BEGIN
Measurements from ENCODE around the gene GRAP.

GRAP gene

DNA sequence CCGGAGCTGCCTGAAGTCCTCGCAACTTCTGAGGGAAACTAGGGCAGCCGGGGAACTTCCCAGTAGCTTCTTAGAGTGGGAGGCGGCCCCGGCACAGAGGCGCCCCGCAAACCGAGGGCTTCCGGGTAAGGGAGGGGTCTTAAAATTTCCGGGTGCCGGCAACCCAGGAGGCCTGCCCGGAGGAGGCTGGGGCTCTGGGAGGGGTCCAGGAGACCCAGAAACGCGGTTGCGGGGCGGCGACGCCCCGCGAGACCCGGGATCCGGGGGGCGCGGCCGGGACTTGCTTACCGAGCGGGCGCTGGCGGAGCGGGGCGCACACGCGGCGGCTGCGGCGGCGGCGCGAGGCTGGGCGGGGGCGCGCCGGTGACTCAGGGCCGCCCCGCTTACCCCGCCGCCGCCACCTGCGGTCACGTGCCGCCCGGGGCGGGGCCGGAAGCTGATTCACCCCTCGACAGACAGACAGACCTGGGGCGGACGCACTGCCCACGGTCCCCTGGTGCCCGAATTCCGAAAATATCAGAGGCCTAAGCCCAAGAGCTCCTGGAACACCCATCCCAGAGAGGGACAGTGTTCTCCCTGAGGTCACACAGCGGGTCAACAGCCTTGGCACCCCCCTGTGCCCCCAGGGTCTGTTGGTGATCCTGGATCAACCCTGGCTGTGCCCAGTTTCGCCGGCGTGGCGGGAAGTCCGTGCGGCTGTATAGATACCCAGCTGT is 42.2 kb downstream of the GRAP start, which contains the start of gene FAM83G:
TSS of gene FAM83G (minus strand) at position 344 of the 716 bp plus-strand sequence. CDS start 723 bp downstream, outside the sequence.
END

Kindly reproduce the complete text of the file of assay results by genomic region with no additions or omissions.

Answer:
Measurements from ENCODE around the gene GRAP.

GRAP gene

DNA sequence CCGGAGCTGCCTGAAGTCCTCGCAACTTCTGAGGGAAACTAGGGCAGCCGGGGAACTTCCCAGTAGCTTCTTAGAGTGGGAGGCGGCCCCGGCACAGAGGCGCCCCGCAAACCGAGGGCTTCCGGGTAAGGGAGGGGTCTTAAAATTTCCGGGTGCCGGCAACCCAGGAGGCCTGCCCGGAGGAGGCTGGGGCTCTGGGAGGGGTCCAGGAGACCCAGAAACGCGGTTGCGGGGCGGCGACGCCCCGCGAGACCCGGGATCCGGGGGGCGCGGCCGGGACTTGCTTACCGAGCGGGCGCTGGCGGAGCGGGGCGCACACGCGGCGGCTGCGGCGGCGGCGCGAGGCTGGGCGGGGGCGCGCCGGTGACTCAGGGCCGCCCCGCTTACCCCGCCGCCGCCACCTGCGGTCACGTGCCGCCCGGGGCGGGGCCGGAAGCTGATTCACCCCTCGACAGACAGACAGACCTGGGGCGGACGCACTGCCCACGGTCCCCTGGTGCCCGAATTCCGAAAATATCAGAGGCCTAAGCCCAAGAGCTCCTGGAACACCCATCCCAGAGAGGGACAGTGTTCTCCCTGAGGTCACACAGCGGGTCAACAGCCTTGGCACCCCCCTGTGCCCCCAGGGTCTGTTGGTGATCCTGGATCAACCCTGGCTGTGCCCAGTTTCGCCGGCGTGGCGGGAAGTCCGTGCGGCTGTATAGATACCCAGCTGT is 42.2 kb downstream of the GRAP start, which contains the start of gene FAM83G:
TSS of gene FAM83G (minus strand) at position 344 of the 716 bp plus-strand sequence. CDS start 723 bp downstream, outside the sequence.